“These days it’s quite true that most Chinese people have three-character names. However, I don’t think this was necessarily so in the earlier dynasties. For instance, in Three Kingdoms, which takes place right after the Han Dynasty, every character (who didn’t have a two-character surname) had a two-character name: surname + identifying name (e.g., Liu Bei). Also, the naming system seemed to be applied most strictly to males, so it didn’t seem too unusual to me that the soldiers in Mulan had two-character names. Females had it weirder, it seems. Commoners often got descriptive names (not even really formal identifying names, but more like a descriptive nickname), and often times their surnames would be disregarded along the way; they would say ‘so-and-so from the fill-in-the-blank family.’ Women of class were often just referred to as ‘Lady surname,’ with no reference to an identifying name.” (Contributed by Jeffrey Chen.)
Mulan’s mother is called Fa Li in the movie. In China after a girl marries she is still called by her maiden name by her friends and family, though legally she is known as Mrs. (husband’s surname). If I remember correctly only one of the matchmaker’s helpers addresses Fa Li by name–so it might depend on how well she knows Mulan’s mom.
Many Chinese names have meanings, with blessings and positive adjectives being common. Examples would be “prosperous,” “lucky,” “ambitious,” “high achievement,” “youthfulness,” “strength,” and so on. Some names are based on objects, such as jade or various flowers. The translations for some of the characters’ names in Mulan are here. (Contributions by Herman Chang and Suz.)
“If I remember correctly, crickets were kept in wicker cages by students and such who like to sing to them while they worked. Although I cannot remember either how they are lucky, they are at least special in this way. 🙂 I’ve seen some of the crickets they sell on the streets in China, and let me say, they are HUGE!!!! :)” (Contributed by “R”)
It is a pity there is so sparse use of Chinese musical instruments, because if properly used it can create very special effects and atmospheres. Only the di, a Chinese bamboo flute was used more prominently. It is that reedy, trembling sound that you hear quite often in the score by Goldsmith. The gu-zheng, a kind of horizontal Chinese harp, can also be heard very sparingly. Here are some of the places I’ve heard them more prominently:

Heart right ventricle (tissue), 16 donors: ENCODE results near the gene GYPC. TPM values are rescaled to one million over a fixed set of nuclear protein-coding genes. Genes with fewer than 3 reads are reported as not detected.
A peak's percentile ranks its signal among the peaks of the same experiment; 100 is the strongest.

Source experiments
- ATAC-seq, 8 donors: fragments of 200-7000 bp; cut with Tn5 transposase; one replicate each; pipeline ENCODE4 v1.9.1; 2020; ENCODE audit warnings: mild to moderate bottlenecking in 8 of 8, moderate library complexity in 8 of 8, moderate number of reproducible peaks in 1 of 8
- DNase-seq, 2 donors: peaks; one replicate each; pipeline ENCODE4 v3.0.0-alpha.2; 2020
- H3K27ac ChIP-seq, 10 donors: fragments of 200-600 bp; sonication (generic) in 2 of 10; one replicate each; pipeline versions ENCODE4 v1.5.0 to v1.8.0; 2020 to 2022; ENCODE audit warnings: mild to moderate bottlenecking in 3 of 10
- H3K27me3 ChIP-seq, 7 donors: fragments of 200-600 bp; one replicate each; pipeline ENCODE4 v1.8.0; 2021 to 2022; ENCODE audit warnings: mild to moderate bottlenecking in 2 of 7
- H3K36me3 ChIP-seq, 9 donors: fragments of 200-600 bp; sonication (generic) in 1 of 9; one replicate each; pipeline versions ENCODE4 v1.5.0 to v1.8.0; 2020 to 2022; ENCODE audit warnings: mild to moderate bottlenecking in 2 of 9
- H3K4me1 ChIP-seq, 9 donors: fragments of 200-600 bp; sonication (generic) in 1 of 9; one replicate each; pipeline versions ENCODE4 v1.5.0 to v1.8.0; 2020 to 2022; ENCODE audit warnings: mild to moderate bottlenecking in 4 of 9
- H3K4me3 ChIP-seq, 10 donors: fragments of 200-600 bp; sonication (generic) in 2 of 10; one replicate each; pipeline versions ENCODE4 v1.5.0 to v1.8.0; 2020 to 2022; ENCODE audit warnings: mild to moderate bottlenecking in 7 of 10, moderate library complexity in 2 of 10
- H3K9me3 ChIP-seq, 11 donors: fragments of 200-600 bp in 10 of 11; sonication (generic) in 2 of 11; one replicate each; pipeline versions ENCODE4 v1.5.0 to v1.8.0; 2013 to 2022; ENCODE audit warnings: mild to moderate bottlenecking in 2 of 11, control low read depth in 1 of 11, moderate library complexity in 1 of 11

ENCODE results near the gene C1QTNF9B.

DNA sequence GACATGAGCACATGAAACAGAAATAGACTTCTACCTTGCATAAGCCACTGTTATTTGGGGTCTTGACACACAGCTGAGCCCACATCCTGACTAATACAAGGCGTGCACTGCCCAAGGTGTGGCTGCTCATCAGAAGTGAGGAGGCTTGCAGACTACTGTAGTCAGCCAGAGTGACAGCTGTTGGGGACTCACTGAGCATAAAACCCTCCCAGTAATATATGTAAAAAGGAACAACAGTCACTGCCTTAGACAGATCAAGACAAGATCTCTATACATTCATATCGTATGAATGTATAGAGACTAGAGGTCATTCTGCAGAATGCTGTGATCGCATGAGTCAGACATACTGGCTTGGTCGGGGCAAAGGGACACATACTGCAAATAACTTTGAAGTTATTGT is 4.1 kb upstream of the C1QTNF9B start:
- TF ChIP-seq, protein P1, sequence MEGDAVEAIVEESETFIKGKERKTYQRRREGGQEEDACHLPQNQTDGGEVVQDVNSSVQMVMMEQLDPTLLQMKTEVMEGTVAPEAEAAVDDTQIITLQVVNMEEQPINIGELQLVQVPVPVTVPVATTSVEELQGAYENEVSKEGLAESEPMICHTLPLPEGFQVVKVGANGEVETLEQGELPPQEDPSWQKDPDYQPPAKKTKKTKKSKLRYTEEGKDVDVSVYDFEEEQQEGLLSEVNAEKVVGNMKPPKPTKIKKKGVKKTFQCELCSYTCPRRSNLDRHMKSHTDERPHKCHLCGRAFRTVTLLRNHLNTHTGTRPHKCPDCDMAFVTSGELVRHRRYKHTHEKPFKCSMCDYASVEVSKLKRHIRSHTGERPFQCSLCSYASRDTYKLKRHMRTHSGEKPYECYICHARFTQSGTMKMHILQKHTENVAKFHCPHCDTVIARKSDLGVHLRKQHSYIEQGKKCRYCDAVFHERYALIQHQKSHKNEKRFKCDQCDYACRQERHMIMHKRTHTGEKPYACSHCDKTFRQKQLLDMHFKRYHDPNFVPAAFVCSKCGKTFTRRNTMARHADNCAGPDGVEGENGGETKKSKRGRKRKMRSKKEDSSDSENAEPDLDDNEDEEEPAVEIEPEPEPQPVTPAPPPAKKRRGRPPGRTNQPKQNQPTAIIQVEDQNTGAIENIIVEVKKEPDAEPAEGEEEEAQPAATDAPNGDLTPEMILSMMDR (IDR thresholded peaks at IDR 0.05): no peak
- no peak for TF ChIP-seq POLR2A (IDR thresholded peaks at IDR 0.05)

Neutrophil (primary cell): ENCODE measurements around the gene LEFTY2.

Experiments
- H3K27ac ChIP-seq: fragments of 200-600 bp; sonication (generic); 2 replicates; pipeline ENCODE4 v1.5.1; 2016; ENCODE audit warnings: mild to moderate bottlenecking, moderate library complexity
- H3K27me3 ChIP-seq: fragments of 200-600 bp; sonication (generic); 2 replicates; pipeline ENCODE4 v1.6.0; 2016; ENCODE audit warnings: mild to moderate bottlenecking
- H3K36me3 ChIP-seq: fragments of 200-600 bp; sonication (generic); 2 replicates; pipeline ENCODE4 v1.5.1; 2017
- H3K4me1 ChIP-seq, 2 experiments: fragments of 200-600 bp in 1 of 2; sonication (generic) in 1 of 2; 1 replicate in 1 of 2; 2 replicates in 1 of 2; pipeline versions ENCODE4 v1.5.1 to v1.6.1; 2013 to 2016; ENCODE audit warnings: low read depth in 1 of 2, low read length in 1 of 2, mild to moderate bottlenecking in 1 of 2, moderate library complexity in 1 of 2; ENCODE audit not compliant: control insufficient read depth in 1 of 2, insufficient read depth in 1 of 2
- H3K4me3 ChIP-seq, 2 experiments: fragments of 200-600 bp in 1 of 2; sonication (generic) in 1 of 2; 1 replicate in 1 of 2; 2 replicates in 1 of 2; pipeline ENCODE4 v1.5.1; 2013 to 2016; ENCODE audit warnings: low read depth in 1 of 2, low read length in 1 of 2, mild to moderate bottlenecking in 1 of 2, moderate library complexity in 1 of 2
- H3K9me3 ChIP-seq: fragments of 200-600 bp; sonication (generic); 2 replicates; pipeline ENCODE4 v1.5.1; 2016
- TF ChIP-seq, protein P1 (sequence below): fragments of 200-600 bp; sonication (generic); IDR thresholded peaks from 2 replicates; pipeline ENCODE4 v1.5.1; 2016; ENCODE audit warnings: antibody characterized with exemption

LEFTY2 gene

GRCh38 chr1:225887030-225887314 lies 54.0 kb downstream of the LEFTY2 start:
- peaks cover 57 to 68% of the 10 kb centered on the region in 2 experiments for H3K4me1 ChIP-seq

Track 7: [04:30] – there is a short, comical little phrase here with the di which sounds like birds chirping. I think it’s a sort of Cri-Kee theme.
Track 9: [04:05] – another short di phrase.
Track 10: [00:33][00:48][00:54][01:21] – there are glissando effects with the gu-zheng at all these parts, but very little only.
Track 2: you can also hear a very short part with the gu-zheng after Lea sings the last word, “inside…” and the gu-zheng comes on very softly, very short.
The di is also extensively featured in “Honor To Us All,” “A Girl Worth Fighting For,” and a bit of “Reflection.”
Thanks to Dennis Lee for all this!
“Weiqi (‘Go’) would have required her to pick up a pip from a bin and place it somewhere on the board, a la Othello. However, she clearly moved a piece from one position to another. Besides, the grid on the board was definitely a Chinese Chess board :-)”
Now whether the move was legal is another question…
Contributed by Paul English and Jeffrey Chen.
The Chinese collar (shirtfront) is folded left over right (LoR) for both men and women. (For Western clothes, males wear LoR and females wear right over left (RoL).) In Mulan, this is correct for every costume for every character *except* Mulan’s last costume, the one used to disguise as a concubine, is worn RoL! Strictly speaking, this is wrong. Some tribes in China, and during some Dynasties, certain positions in court and certain personalities, wear it RoL. In Japan (which is not China but this is interesting anyway), they only dress people RoL when they are dead.” (Contributed by Dennis Lee.)
The Emperor’s clothes. Just as purple is the color for European royalty, yellow was worn by the Chinese royalty.
Earrings. “The earrings Mulan wore to the matchmaker are way too modern. Notice how she pulled them right off after getting home? Does that mean those are clip earrings? I don’t believe that clip earrings were invented until this century. In ancient China, all earrings were pierce earrings. In one version of the story, Mulan had to lie to cover up why she had pierced earlobes. I guess the writers just decided to omit the pierced earlobes altogether by having her wear clip earrings.” (Posted to rec.arts.disney.animation by Jas.)